The last chapter of Malachi summarizes the whole of the prophetic message found in this little book.
The chief exercise of worship for the Jews was sacrifice, which was only performed in the temple through the priest. The temple was the place where sinful men could approach God. But for us, Christ is the temple, the sacrifice, and the priest.
Amos' oracles, addressed to the pagan nations and to Israel, conform directly to the Mosaic covenant. God's universal justice is the predominant theme of this minor prophet.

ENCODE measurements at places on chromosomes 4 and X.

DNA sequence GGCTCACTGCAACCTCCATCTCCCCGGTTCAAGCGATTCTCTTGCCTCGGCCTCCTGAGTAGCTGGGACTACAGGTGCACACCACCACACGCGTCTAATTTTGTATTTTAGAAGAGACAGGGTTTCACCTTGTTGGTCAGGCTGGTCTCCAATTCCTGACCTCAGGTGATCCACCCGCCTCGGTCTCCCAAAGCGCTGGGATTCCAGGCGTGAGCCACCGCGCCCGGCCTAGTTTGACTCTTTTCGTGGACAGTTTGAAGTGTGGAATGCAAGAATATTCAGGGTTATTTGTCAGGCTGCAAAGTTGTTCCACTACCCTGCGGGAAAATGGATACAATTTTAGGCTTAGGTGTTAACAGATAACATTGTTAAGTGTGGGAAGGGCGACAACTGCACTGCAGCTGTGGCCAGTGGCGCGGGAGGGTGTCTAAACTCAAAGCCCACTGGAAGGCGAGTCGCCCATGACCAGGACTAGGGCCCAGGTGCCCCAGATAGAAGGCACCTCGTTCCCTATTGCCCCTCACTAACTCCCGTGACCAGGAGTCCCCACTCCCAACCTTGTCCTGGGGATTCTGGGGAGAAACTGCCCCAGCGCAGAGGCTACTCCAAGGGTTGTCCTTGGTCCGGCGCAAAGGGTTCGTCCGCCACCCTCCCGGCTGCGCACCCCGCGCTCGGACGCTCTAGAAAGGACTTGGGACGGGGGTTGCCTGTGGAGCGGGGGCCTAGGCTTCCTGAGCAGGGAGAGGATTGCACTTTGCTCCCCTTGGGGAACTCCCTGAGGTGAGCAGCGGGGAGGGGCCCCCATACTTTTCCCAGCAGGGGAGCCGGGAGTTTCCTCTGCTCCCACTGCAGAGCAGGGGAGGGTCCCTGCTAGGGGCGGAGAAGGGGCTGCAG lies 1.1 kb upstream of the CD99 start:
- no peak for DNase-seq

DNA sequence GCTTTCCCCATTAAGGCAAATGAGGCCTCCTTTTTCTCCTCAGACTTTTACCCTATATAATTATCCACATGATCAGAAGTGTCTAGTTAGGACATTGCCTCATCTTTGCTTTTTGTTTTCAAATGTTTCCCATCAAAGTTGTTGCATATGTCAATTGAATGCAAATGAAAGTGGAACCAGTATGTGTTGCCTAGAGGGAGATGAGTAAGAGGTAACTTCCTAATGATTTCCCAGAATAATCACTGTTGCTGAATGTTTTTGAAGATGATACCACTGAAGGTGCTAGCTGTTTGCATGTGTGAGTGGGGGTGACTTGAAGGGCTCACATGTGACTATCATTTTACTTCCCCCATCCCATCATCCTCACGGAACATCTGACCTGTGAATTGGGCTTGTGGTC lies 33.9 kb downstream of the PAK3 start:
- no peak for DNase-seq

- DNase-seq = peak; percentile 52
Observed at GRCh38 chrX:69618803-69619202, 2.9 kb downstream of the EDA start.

As Christians, we are in covenant with God, and He has called us into family court, not to have us imprisoned, but to restore us in fellowship.
Jonah's different responses to his and Nineveh's deliverances clue us in to what the great message of this book is, because he is not just the prophet delivering God's message, he is also the one to whom God is delivering His message to.
Meet with Habakkuk, worship with Habakkuk, and emulate Habakkuk.
At Pentecost, the apostle Peter quotes from the prophet Joel, demonstrating the signifcance of this small but profound book.